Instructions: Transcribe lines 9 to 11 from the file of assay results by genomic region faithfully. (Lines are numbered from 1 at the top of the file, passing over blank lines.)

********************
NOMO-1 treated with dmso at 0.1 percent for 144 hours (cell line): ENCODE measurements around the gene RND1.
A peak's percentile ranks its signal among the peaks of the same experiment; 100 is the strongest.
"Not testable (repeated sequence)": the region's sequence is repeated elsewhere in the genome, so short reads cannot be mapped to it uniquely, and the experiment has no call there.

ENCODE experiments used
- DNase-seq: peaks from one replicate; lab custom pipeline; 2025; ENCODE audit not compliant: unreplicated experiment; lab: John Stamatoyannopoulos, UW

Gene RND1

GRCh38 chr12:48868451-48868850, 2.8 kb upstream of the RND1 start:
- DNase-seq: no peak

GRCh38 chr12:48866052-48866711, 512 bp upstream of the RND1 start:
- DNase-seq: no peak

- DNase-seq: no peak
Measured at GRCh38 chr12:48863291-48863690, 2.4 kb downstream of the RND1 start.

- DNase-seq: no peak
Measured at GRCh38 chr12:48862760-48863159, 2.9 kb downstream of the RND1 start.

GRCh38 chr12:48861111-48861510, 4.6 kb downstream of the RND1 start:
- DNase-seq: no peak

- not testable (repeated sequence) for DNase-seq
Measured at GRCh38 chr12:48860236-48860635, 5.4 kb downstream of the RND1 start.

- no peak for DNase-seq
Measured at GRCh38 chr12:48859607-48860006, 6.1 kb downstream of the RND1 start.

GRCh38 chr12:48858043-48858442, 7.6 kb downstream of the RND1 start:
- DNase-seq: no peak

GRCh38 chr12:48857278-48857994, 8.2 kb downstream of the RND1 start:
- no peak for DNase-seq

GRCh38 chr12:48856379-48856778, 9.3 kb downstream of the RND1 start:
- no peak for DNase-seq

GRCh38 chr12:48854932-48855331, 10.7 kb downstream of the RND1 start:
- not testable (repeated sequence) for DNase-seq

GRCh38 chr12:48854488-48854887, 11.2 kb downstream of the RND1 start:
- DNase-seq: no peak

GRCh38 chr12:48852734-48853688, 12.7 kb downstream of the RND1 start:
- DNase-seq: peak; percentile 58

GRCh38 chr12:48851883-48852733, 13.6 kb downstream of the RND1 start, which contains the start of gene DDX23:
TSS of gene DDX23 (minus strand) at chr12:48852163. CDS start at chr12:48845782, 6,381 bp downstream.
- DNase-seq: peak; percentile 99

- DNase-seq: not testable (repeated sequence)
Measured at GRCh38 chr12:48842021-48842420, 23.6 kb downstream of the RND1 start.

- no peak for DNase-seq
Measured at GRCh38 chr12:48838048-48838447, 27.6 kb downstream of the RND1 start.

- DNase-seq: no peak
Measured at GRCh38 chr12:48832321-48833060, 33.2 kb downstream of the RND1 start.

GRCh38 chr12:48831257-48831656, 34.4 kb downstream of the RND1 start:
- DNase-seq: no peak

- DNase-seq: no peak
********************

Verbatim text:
GRCh38 chr12:48866052-48866711, 512 bp upstream of the RND1 start:
- DNase-seq: no peak

- DNase-seq: no peak